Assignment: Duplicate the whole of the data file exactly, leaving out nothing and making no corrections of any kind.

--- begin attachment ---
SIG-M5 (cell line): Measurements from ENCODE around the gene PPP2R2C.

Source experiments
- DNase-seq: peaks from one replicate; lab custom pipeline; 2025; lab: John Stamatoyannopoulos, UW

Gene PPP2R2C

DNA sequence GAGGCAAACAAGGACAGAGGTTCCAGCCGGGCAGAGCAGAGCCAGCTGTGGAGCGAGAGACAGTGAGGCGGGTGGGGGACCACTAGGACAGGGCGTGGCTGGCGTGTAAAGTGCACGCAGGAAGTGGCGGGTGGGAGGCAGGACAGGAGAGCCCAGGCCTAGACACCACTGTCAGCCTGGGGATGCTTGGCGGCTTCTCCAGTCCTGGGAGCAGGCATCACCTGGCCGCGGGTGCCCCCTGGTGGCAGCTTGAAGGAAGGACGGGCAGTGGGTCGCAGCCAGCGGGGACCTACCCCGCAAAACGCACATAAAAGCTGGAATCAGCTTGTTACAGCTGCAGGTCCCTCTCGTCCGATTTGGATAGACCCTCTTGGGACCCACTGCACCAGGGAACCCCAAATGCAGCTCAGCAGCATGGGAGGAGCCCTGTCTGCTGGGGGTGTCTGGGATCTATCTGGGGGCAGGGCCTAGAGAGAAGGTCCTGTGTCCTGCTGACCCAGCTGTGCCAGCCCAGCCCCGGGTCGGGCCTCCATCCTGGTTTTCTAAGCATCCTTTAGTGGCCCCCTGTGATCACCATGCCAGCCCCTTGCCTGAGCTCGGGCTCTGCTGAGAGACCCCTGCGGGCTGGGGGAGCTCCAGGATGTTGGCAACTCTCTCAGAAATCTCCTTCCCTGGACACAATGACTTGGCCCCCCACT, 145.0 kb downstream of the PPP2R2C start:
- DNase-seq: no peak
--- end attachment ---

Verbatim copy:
SIG-M5 (cell line): Measurements from ENCODE around the gene PPP2R2C.

Source experiments
- DNase-seq: peaks from one replicate; lab custom pipeline; 2025; lab: John Stamatoyannopoulos, UW

Gene PPP2R2C

DNA sequence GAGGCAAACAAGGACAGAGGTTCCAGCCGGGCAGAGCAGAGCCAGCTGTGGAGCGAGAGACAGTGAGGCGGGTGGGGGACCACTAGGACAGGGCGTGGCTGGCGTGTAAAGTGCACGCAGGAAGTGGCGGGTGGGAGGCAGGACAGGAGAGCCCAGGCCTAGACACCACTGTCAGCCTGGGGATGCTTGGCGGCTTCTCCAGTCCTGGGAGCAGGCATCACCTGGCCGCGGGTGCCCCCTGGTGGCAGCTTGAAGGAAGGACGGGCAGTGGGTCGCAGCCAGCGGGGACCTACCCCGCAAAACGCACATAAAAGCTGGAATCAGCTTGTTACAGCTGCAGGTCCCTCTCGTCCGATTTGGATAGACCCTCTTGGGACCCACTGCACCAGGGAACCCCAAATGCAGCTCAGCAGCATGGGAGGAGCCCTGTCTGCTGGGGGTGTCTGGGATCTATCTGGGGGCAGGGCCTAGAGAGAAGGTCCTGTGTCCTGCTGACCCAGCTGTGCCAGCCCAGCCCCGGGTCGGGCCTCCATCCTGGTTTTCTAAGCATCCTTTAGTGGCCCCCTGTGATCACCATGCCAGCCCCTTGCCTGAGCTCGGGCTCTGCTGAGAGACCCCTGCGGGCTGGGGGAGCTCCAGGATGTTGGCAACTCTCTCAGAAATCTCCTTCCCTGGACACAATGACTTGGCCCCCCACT, 145.0 kb downstream of the PPP2R2C start:
- DNase-seq: no peak